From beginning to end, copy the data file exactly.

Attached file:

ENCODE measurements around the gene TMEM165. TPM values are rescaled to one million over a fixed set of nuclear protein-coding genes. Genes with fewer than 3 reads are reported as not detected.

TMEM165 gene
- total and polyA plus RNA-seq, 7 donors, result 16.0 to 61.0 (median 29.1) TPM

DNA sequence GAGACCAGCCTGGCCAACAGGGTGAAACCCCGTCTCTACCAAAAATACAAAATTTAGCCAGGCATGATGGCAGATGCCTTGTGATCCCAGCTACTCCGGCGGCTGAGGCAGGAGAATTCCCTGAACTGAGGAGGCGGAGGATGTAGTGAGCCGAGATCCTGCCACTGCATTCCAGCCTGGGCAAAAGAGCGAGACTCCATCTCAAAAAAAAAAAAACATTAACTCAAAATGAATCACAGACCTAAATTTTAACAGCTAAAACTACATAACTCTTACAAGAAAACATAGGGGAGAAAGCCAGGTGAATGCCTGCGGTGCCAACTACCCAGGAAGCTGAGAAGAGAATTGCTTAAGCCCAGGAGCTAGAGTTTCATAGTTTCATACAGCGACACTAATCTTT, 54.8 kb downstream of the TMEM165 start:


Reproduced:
ENCODE measurements around the gene TMEM165. TPM values are rescaled to one million over a fixed set of nuclear protein-coding genes. Genes with fewer than 3 reads are reported as not detected.

TMEM165 gene
- total and polyA plus RNA-seq, 7 donors, result 16.0 to 61.0 (median 29.1) TPM

DNA sequence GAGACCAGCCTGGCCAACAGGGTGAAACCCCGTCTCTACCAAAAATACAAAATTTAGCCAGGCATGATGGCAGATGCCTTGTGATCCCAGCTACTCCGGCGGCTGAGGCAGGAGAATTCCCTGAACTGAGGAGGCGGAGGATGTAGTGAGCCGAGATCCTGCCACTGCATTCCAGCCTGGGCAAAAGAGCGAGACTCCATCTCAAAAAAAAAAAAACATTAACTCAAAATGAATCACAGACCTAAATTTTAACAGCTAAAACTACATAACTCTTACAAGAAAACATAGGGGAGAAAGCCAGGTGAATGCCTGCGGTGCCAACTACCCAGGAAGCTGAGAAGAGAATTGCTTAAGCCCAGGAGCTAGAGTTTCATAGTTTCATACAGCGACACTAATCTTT, 54.8 kb downstream of the TMEM165 start: